In exactly three weeks, I will disrupt my life, spend a bunch of money I can ill afford (and nine days I don't have to spare), and drag my nearly twelve-year-old daughter on a redeye to visit my two brothers, whom I haven’t seen since 2009. Whereas the first few years after our father died, I spoke to them fairly regularly (mostly getting sucked into the dramatic vortex constantly spinning out of control in their respective lives), these last few years I seem to have moved to a different place in my own life—one where I don’t have as much time or patience for steady doses of predictable negativity. In the intervening three years, my focus has intensified, what with trying to make a living in this persistent recession, writing three novels, and now trying to market them on a shoestring while simultaneously nurturing my (thankfully) thriving law practice.

And yet, off to New York I will go, to blistering humidity and the physical discomfort and psychic assault of people and circumstances I wisely fled 23 years ago—even though my husband is dead-set against me spending my scarce family vacation time and limited financial resources visiting folks he considers undeserving of me. That “vicious argument” we had where we didn’t speak for days (see “Natural Energy Enhancers – May 19)? It was over my taking this trip.

So why am I going? Because those lovable idiots are family. Because family matters—however crazy, dysfunctional or messed up they are. Does this mean we allow them to ruin our lives or steal our hard-won happiness? Hell no! What it means, to me anyway, is that we don’t cut them off completely unless they've crossed that clear line into abusive territory. And persistent lameness, self-victimization and constant calamity do not qualify as abuse in my book, even if I find such character flaws unnerving, and whether or not they warrant any degree of compassion.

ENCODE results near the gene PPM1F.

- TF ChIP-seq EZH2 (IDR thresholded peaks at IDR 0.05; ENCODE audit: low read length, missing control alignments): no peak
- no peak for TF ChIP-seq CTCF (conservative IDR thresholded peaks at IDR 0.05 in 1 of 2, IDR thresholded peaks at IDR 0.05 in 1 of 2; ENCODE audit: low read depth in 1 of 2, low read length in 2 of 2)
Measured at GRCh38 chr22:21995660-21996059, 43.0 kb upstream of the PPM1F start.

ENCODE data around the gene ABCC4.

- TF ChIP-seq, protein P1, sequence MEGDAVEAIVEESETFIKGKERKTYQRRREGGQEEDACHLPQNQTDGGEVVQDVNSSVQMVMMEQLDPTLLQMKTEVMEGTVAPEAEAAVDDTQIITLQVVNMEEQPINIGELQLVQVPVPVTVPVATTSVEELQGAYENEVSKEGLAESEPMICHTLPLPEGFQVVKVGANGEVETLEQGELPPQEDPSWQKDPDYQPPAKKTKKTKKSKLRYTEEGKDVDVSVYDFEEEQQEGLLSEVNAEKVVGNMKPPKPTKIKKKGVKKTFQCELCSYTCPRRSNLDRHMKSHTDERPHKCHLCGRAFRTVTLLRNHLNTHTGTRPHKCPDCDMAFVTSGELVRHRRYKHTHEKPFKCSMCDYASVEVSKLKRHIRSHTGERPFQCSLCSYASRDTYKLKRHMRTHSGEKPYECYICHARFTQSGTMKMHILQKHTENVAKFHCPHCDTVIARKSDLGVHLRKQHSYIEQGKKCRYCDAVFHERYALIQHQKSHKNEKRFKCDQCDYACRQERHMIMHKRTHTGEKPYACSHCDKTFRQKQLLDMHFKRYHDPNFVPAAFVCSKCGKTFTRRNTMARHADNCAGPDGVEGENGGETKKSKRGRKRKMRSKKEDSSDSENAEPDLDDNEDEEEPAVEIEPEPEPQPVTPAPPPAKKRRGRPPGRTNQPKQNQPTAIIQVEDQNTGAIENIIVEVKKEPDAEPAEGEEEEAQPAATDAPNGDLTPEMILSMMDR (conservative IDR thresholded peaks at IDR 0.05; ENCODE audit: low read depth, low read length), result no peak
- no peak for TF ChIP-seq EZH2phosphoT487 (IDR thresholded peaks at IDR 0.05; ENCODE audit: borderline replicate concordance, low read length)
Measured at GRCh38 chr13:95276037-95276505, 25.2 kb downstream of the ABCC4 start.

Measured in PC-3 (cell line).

What my husband doesn't seem to get is that these blood connections are inherently meaningful. They root us to a particular corner of this vastly indifferent ball we call earth. If we're lucky, we create more satisfying connections as adults. But those first people—in my case the two unruly boys who terrorized me in the dark donning scary Halloween masks, and pushed me around in a stroller as a three-year-old, then let that stroller roll down the steep driveway and out into the middle of a busy street, these are the people who, for better or worse, share my earliest miseries from a parallel—if markedly different—universe. Like tumors, if they were malignant or cancerous, I'd expunge them at all cost. But since they are merely benign, I choose to live with my lumps—and even massage them every once in awhile, just to know they’re still okay.

Shortly after my dad died, I had occasion to speak to an old boss who had been somewhat aware of the trauma and drama infecting my relationship with my father practically from day one. I bemoaned the fact that I had left so many conflicts unresolved at the time of his passing. My former boss’s response? “But at least you were dealing with him. That much is good.”

There is pure wisdom in those words. We can run—and even hide—from the parts of our life we don’t especially like. Or—chin up—we can take care of business and deal with them consciously and with integrity. That way, when our (or our family members') time inevitably comes, perhaps we won’t have quite so many regrets to whine about.